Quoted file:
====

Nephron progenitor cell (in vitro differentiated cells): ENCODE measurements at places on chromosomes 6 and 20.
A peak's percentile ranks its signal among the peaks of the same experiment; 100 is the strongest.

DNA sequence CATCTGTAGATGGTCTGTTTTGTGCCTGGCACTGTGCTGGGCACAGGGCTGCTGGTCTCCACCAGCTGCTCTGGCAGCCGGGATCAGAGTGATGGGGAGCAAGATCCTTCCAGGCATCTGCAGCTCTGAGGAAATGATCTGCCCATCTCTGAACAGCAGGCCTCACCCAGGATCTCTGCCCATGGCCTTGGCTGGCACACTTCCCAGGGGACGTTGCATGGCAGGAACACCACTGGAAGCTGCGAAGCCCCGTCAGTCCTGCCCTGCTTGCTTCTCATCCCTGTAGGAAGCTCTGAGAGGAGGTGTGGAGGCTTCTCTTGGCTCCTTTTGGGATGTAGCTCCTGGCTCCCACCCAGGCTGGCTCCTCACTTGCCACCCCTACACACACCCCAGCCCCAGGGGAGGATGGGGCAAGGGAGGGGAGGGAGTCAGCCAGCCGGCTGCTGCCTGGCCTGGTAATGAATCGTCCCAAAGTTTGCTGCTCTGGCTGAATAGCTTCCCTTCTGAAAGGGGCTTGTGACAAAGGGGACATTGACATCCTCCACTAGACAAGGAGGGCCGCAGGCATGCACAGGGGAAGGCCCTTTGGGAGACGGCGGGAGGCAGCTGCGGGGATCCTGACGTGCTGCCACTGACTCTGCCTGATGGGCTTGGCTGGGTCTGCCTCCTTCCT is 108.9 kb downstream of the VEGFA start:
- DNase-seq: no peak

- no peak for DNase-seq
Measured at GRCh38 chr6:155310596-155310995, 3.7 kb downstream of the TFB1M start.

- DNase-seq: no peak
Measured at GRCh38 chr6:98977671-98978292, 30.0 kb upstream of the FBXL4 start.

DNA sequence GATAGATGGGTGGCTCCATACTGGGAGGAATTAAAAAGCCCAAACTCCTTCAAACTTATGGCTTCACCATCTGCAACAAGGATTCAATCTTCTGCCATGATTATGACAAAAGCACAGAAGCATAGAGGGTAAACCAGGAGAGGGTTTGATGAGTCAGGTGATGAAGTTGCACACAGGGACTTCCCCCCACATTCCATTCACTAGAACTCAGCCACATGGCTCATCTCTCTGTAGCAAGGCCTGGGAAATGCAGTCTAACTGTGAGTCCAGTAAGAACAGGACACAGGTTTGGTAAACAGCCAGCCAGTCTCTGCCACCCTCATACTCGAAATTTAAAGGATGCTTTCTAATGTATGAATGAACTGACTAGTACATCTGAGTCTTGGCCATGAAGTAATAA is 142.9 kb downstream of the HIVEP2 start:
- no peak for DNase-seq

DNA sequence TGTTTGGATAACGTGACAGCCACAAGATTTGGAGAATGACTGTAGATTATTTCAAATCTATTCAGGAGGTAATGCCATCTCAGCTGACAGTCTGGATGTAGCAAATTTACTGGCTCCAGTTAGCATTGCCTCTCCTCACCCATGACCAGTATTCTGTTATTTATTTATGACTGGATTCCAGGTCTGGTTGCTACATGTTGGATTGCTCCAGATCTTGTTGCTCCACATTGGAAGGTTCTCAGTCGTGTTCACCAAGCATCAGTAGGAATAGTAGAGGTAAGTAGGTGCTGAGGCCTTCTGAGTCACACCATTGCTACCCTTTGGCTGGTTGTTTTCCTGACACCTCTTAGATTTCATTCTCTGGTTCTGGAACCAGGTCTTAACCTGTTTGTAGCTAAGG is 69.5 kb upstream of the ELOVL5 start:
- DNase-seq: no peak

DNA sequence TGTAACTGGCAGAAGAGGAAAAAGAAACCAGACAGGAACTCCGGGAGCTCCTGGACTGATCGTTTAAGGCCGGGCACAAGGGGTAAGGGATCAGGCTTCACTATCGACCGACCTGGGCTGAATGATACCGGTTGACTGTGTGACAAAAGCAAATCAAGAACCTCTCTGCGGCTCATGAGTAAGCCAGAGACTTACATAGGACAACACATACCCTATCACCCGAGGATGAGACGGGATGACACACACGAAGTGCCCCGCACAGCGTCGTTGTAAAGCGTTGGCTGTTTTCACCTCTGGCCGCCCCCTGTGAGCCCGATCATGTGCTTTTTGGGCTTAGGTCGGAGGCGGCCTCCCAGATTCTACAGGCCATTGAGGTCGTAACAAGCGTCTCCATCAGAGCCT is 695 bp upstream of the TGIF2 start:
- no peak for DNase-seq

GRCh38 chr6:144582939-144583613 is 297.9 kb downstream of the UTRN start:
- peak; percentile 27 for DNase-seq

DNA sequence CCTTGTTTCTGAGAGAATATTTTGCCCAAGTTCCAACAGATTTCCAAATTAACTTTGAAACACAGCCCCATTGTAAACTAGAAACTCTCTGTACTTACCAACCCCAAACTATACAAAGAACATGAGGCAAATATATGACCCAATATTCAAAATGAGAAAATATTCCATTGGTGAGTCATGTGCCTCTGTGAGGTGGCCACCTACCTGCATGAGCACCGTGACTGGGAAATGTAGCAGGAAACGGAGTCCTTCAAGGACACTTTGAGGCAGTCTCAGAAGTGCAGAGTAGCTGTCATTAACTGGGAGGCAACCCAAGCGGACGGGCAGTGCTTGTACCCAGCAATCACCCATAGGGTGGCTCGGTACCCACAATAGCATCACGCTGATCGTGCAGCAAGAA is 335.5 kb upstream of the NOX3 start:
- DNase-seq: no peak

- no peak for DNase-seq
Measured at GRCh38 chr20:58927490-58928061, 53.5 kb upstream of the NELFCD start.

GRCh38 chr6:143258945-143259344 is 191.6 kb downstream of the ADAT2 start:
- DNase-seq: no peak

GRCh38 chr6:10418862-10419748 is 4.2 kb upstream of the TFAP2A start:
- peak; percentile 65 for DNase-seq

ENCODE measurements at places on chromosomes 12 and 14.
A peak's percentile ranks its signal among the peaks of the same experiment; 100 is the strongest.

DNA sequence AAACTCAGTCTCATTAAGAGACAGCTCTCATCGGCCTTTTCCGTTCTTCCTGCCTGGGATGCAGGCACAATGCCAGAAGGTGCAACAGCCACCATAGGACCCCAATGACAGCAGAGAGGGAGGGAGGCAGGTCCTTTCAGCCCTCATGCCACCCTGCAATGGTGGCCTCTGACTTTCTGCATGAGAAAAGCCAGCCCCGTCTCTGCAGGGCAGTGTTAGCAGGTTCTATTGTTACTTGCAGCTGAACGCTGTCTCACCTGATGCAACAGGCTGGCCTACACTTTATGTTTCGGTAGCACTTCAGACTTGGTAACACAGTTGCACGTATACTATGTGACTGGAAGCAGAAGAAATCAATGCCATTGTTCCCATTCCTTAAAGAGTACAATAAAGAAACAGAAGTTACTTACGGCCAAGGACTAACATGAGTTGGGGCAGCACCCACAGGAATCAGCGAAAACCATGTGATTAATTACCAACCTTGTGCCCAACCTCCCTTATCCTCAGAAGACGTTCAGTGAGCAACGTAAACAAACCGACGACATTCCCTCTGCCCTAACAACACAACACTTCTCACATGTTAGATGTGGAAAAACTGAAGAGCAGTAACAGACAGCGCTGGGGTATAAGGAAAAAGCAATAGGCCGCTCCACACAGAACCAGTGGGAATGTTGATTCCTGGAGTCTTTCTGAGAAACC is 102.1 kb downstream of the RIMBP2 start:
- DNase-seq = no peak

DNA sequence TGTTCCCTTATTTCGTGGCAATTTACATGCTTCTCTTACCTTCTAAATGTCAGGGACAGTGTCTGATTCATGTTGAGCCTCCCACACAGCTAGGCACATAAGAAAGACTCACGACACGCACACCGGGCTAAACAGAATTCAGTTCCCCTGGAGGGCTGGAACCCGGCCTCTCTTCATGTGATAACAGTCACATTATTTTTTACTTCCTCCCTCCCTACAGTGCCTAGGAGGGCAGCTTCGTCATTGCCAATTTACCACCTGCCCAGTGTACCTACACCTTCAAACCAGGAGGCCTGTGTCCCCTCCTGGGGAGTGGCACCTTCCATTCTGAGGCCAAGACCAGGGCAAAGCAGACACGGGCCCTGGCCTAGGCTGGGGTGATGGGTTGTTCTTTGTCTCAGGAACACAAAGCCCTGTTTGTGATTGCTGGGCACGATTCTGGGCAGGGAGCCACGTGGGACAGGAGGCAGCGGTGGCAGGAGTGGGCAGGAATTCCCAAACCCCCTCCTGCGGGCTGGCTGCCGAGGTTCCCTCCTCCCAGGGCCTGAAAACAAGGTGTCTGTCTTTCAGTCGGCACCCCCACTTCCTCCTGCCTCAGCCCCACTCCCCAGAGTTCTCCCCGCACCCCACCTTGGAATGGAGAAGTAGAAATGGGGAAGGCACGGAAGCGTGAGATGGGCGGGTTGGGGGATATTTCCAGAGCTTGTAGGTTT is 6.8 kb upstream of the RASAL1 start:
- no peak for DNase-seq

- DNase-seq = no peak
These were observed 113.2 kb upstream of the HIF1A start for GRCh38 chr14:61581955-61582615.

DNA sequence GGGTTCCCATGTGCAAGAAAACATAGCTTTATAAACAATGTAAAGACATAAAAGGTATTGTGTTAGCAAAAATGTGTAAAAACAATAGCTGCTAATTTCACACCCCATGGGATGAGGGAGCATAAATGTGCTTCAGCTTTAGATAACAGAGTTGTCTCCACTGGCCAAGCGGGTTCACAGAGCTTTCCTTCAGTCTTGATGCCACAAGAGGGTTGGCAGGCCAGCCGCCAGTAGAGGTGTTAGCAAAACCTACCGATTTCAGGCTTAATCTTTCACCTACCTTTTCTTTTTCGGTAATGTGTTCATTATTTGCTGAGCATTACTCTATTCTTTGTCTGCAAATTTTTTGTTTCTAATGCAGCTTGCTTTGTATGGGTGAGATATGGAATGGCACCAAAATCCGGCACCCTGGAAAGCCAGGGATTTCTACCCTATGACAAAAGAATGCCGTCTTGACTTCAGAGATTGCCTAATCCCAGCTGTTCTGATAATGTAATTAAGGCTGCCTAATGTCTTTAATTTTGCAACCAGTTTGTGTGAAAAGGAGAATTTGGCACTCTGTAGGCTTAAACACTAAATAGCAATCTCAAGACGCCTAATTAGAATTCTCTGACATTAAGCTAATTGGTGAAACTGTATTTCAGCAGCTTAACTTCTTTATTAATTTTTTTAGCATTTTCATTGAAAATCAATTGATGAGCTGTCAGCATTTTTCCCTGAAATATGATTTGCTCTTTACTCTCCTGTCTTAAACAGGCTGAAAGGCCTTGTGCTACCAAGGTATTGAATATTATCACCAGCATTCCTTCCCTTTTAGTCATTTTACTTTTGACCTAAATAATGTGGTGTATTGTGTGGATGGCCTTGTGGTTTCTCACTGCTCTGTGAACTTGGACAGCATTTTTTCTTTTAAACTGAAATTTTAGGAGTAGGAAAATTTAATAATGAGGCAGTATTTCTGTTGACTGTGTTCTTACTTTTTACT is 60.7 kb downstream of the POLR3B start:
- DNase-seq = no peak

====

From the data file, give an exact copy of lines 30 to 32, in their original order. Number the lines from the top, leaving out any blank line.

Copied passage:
- no peak for DNase-seq

- DNase-seq = no peak
These were observed 113.2 kb upstream of the HIF1A start for GRCh38 chr14:61581955-61582615.